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(I apologize if this should be a 'blog' instead of a 'discussion'... feel free to move it)


I am interested in getting in-season produce (yes, in December). I recently moved here, but in places I've lived this could include the following:

-root/storage vegetables (beets, potatoes, carrots, parsnips,kohlrabi, rutabaga)

-winter squash

-cabbage, napa cabbage

-radishes (including daikon)


-onions, leeks


-apples (if proper variety and stored well, as with everything)

-dried or fermented fruits/vegetables (I moved here in late fall and missed harvest season both home and here...)


I imagine the Winter Farmer's Market at Nat Bailey would be good, but I haven't been able to make one yet and I assume they are not holding one on Christmas Day, so I'm out a couple weeks on that.

I checked out NOWBC and they didn't have any of this. In fact I think garlic was the only BC produce listed.


I'd like to ferment some of this stuff (home-made kim chee is the best!).

I could offer a basic class on fermenting if anyone's interested.


Anyone has any ideas, let me know. I'd prefer to meet the farmers and be able to visit the farm (eventually), but since it's the middle of winter right now, I'll settle for local, and organic (preferably biodynamic, but does not have to be 'certified').






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This is a fine place to raise this question.  It may be more visible than a discussion.


NOWBC does in fact also carry local and organic beets, cabbage, carrots, potatoes, squash, pumpkin, leeks, onions, and apples, almost everything on your list.  The current chard being offered is Californian, and I bought lettuce last week but didn't see it just now.  I do not know of a better source of local and usually organic produce of the kind you mention.  The Winter Farmer's Market is also excellent, but more catch-as-catch-can.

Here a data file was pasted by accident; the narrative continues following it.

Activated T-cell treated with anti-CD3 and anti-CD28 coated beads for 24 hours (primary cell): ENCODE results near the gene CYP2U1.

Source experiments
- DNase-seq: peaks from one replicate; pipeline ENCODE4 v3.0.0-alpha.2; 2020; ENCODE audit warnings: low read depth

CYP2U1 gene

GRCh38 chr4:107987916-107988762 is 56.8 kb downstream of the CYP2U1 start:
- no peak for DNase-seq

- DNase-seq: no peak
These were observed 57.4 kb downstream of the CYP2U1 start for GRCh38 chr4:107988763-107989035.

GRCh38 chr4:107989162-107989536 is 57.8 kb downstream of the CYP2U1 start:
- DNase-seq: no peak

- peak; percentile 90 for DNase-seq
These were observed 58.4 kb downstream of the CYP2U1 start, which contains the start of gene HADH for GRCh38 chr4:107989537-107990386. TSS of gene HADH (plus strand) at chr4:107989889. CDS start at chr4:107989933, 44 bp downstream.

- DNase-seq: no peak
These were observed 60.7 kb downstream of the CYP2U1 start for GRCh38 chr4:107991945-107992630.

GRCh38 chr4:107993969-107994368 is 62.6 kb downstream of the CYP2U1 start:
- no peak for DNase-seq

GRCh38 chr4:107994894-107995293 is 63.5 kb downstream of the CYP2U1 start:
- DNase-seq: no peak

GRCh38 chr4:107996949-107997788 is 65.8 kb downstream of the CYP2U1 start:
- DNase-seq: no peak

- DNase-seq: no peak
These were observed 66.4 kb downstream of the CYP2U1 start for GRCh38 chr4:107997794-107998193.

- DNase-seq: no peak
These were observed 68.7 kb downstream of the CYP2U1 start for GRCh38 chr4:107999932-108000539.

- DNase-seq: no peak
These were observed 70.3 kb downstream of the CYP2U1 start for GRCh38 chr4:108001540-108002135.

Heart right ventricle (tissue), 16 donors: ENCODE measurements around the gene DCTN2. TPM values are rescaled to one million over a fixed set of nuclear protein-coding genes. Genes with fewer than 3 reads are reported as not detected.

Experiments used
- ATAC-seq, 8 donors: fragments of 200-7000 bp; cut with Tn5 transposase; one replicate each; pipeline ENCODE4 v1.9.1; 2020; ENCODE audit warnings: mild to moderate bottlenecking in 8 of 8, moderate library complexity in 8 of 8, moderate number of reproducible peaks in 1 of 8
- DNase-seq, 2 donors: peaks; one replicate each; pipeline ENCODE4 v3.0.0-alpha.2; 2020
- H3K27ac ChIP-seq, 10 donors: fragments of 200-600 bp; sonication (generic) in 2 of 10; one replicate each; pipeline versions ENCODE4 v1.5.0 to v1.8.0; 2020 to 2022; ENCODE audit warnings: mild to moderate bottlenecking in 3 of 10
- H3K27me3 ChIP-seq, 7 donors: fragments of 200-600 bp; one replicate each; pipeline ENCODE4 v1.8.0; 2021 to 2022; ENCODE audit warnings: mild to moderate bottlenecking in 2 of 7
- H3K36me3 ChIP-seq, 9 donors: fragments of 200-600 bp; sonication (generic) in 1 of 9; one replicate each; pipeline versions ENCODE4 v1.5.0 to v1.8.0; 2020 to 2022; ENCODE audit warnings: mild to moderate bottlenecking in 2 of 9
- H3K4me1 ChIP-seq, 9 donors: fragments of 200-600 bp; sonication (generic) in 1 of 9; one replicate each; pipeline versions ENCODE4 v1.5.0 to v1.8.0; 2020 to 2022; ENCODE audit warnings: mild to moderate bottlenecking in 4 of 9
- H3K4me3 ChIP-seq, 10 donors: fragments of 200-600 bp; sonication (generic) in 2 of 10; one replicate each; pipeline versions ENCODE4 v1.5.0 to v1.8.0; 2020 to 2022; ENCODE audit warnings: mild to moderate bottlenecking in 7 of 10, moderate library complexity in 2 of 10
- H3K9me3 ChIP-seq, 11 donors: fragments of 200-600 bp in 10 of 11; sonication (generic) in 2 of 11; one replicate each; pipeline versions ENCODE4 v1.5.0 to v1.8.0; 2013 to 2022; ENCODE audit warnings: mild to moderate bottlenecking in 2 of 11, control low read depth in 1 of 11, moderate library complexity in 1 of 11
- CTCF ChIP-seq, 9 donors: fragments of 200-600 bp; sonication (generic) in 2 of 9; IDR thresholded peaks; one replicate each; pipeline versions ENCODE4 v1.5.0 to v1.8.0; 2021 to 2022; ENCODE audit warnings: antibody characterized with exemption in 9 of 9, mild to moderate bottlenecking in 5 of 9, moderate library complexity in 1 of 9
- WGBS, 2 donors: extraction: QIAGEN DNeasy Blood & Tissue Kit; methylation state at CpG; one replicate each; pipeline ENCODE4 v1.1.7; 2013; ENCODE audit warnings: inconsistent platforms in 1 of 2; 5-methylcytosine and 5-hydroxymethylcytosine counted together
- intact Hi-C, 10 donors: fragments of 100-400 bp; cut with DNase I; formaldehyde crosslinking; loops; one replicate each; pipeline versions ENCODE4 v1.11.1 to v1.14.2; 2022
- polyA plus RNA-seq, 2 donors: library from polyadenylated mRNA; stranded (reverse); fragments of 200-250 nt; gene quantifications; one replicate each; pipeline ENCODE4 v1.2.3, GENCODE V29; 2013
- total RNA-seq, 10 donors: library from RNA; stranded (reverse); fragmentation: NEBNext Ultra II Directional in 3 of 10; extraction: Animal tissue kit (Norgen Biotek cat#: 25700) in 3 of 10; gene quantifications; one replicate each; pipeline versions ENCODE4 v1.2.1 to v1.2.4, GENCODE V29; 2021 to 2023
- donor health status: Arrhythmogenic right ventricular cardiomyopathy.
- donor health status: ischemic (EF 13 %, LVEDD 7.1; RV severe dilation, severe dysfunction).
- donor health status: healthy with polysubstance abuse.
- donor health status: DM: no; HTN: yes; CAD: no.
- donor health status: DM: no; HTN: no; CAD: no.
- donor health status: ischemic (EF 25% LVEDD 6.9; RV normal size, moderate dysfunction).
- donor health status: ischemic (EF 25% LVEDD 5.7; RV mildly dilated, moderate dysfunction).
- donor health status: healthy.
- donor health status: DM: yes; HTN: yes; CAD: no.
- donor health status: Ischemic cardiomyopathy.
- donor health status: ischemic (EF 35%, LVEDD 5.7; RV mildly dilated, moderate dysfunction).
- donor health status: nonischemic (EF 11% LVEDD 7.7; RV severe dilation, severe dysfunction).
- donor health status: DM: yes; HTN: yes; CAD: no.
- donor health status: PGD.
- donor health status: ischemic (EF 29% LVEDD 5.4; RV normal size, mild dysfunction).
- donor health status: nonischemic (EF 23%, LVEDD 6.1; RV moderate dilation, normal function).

As to fermentation, this would be an excellent educational resource for VV.  I'll ask our Learning Opportunities group what they currently are offering and whether they'd like to partner with you on teaching us more about it.  Kimchee is awesome, and healthy, and I'd love to trying burying some cabbage, etc. in my yard to see if I could make it the traditional way.  Home kimchee makers are on the market, but few of us need another electric appliance.


Thanks for writing this!



You absolutely do not need an electric appliance to make kim chee! All you need is veggies, salt, spices, and a jar! Room temp and fridge or cooler/root cellar temp, and patience. :-) I don't know why you'd bury it, but maybe it has something to do with the climate over there.

Hi Alyssa,


You go girl!  There is definitely still BC organic produce to be had and will be all winter, and its TOTALLY worth finding because its yummy and nutritious.  Greens are the only thing on your list that I do have trouble finding locally in winter here, I personally am experimenting with growing a little shady variety lettuce in my livingroom in place of house plants, will let you know how this turns out!!


While the farmers market is the best way to actually MEET local farmers and get a feel for who is who, I have a really hard time making it to the market too, so I have a couple other ideas for you:


1) Definitely have a look at NOWBC Co-op again ( > go to On-line Farmers Market > Browse) as Randy suggests, not sure you found the right place before, I volunteer with them and that's where I get most all of my local fruits and veggies this time of year--they have a ton.  They also have a weekly order pick-up spot on Thursdays near 1st and Nanaimo if that's closer to you than Riley Park.  Note, Forstbauer Natural Food Farm is biodynamic and has frozen blueberries in the NOWBC market right now--also look for Forstbauer at the farmers market should you make it there in the new year, they're a good farm.  And I have to make a plug for Klipper's Organic Acres who have dried apricots, cherries, peaches, plums and tomatoes in the dried section this winter that are simply incredibly delicious.


2) If you get out around Cambie St much, Home Growin ( is another place that I haven't tried personally yet, but have heard lots of great things.  You can look them up at, and I know they have a winter harvest box you can subscribe to even, which may be full by now but definitely worth checking in with them as I don't think that's all they do.


Good luck and happy eating!


Thanks so much! I can't find any info on the hours for that Cambie Market. Does anyone know what their hours are?


I will check out NOWBC again too. Maybe if I volunteer a shift or two I could get more familiar. (It would have to be evening or weekend though). Let me know. 


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